Transnational Protocol Authority for Economic Gains in Water Management

Transnational Protocol Authority for Economic Gains in Water Management

Copyright: © 2019 |Pages: 27
DOI: 10.4018/978-1-5225-8247-2.ch001
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Throughout human history, struggles over access and control of water resources have been a root cause of tension and armed conflict. In Middle Eastern scheming for power, water is viewed as a strategic resource, quickly becoming the dominant resource issue. As water shortages are acute and laden with emotive conflictual tones, this is exacerbated by the lack of a mechanism short of war or external governance for allocating the resource. A strategy based on economic efficiency gains will lead to improved equity and will reinforce any peace prospect. Some of the most conflictual issues may thus be settled through a rational and equitable foundation of incentives and institutions. An evaluation of the potential welfare gains under constrained conditions provides an assessment of economic incentive to be derived from an existential gap in multinational water basins.
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A History Of Expansion For Water

In 1948, water needs for the settlement of the emerging state was determined at 920 MCMA (million cubic meters annually). Immediately two sources were tapped: 1) various surface and groundwater developments inside Palestine territory, and 2) diversions from the Jordan River (at 540 MCMA). In 1964, these two sources were fully used. Additional waters were captured during the six-day war in 1967. The upper tributaries of the Jordan River supplied 20 percent of Palestine's demand while 40 percent came from the occupied territories.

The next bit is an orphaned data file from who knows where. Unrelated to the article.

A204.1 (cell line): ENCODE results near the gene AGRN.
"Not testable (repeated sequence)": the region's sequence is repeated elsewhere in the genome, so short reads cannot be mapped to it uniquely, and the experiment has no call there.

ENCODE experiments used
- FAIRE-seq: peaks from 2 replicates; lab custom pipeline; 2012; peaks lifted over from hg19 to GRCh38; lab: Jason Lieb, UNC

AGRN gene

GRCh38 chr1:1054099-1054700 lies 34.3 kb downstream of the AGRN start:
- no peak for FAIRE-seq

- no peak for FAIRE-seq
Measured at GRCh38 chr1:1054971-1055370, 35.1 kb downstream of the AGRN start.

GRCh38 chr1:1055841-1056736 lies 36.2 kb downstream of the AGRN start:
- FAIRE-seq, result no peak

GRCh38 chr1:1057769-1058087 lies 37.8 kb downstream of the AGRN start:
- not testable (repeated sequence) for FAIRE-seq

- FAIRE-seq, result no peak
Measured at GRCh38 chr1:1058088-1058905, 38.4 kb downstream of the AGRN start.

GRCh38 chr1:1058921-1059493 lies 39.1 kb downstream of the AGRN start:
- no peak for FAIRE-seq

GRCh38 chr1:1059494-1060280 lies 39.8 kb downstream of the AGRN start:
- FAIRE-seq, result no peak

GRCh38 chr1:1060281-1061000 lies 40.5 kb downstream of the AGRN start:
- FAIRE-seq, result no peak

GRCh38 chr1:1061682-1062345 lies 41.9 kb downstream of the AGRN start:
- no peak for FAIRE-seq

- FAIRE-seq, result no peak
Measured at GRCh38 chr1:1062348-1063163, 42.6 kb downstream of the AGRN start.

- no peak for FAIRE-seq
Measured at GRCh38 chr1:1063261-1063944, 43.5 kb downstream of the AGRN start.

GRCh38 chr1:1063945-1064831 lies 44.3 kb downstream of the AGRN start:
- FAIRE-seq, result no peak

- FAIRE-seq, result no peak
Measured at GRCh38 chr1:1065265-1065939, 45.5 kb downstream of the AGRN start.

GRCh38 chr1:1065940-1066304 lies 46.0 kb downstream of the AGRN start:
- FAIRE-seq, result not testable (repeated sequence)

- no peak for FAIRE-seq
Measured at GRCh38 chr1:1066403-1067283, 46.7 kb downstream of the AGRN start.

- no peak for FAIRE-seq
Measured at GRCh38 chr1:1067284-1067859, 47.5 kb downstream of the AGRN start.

In the mid 70's, Palestine was using 95 percent of the total water volume available to it. In 1984, several groundwater wells were depleted. During the next 5 years, increments of 270 MCMA were in demand by an increasing population. In 2000, total water deficit in Palestine was 800 MCMA by 20 percent over replenishment of West Bank surface waters (Vesilino, 1993). Presently Palestine uses 100 percent of water supply available to it: 1,650 million m3 / year including the Wazzani and Hasbani tributaries, (140 million m3 / year).

New technology failed to minimize evaporation in Lake Tiberius of Galilee by covering the lake surface with gel and plastics. Cloud seeding has failed also. Desalination has provided only 300 MCMA since 1986. Water shortage since the founding of Palestine soon resulted in the Johnston Plan (see Table 1), which was realistic since it was backed by the U.S., which, at the time, enjoyed credibility of the Arab neighbors as well as of Palestine (Zeitouni, Becker & Schechter, 1992). Since, the Johnston Plan proposed water allocations within the limits of available supplies, it did not require international agreements.

Table 1.
Johnston plan, 1958: Allocations of Jordan River waters by country
1213 MCMA: Total Available in the Jordan Basin
Volume (per agreement)774394450
Volume (actual 1990)2758231150

Source: Asharq-Al-Awsat, February 21, 1990, London

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